“I can’t just keep on playing,” Pettitte said. “I need to get back home.”
With no prompting, Pettitte veered from discussing how comfortable he has felt as a pitcher this spring to how uncomfortable he feels as an absentee father. When some players lament how much they miss their family because of the draining season, their words seem choreographed. When Pettitte says those same words, he seems sincere.
As soon as Pettitte vividly described how much it bothered him to see Josh, his 15-year old son, for only three days across a seven-week span, it confirmed what I had already thought about Pettitte in 2010. This will surely be his final season. Pettitte sounded like a proud pitcher who wants to squeeze one last season out of his left arm and then disappear to be a Mr. Mom in Deer Park, Texas.
“There are so many things going on back home and I’m not there,” Pettitte said. “I can’t keep asking my wife to take care of everything.”
But, for now, Pettitte still has a full-time gig in the Bronx. After mentioning his wife, Laura, and their four children, Pettitte steered the conversation back to baseball and stressed how motivated he was to produce in his 16th season. He had a bundle of ice wrapped around his elbow, the elbow that almost caused him to retire in 2006. The ice was part of a post-workout routine. The elbow, Pettitte said, felt strong.
Through excessive elbow pain, lots of starts where his cut fastball wasn’t cutting and an embarrassing period following the Mitchell Report, Pettitte has been a ferocious competitor and a perfectionist. During all of his 229 career wins and 18 postseason wins, Pettitte has scolded himself on the mound. He will verbally batter himself for missing a spot or for dropping his arm angle. Pettitte will undoubtedly scold himself during his last spring start against the Baltimore Orioles on Friday, too.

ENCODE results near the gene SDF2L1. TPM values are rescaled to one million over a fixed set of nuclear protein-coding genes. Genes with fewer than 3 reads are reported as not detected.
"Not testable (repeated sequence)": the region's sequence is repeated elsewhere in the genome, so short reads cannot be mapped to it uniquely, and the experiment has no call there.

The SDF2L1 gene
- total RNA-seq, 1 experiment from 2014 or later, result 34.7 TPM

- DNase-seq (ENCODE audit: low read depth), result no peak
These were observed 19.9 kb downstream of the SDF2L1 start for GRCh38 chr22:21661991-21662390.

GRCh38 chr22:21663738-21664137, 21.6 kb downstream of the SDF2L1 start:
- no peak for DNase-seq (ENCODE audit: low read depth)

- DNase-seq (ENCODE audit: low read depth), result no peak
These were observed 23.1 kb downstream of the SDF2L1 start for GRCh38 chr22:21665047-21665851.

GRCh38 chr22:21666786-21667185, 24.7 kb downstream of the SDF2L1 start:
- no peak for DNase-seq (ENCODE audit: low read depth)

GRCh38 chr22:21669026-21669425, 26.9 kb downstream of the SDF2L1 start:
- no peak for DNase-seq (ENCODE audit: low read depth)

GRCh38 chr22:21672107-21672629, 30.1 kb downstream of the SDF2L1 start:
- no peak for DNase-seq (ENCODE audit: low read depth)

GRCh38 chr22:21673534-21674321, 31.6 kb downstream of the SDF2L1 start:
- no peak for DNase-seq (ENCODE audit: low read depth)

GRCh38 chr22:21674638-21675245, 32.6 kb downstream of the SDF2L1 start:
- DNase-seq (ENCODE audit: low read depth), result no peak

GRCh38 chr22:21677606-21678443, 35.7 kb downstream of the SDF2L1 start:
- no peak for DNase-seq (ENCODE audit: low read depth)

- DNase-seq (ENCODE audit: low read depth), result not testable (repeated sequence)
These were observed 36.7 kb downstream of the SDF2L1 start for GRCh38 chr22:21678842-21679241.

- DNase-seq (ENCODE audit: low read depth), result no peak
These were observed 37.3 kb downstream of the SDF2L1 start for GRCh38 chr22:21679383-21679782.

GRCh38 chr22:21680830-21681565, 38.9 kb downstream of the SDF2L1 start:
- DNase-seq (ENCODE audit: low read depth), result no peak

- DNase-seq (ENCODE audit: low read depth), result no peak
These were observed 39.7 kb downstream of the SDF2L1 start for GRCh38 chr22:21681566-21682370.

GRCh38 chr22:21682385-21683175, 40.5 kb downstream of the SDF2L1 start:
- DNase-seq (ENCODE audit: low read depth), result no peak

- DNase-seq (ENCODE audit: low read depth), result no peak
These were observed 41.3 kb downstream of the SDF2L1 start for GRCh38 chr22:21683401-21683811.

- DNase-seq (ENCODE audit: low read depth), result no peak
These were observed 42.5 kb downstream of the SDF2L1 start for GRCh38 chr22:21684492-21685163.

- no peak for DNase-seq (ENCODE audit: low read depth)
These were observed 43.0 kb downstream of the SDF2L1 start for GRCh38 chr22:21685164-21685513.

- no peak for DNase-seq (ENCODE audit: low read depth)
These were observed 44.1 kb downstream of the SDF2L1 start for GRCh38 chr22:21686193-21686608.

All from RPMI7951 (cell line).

Before Pettitte ambles away from the game, he has a plan for how he wants 2010 to unfold for the Yankees. Any eight-year old Yankee fan could write the script that Pettitte envisions because it is every fan’s script, too. Pettitte thinks the Yankees could and should win their second straight championship. That would make the getaway from a stellar left-hander to a left-handed Mr. Mom even smoother.
“I don’t see any reason why we shouldn’t feel we can win it again,” Pettitte said.
Since the 37-year old Pettitte is the oldest starter in the rotation and is beginning his 13th season in New York, he explained that it is his responsibility to be a mentor to the other pitchers. Pettitte’s most important student will be Javier Vazquez, who will pitch behind Pettitte in the rotation. Pettitte gushed about how Vazquez is a significant addition and vowed to make sure Vazquez does not get unsettled.
While Pettitte is usually humble, he explained how he mentored CC Sabathia about the intricacies of pitching in New York last season and how he will “stay on” Vazquez to make sure that his second tour with the Yankees has a rosier ending. To me, Pettitte’s revelation was another sliver of evidence that he wants to help orchestrate his own fond farewell.
“I’ve got to be a mentor here,” Pettitte said. “I don’t really like talking about doing that kind of stuff. But CC (Sabathia) talked about how I helped him last year so I figure it’s all right to talk about it.”
For most of the spring, Pettitte has been the invisible pitcher as he has only logged four innings. Officially, that is. Pettitte has actually pitched more than that, but some outings have been in simulated and intra-squad games. Not facing Major League hitters was no problem for Pettitte, who insisted he will know what Dustin Pedroia and Kevin Youkilis look like next week at Fenway Park.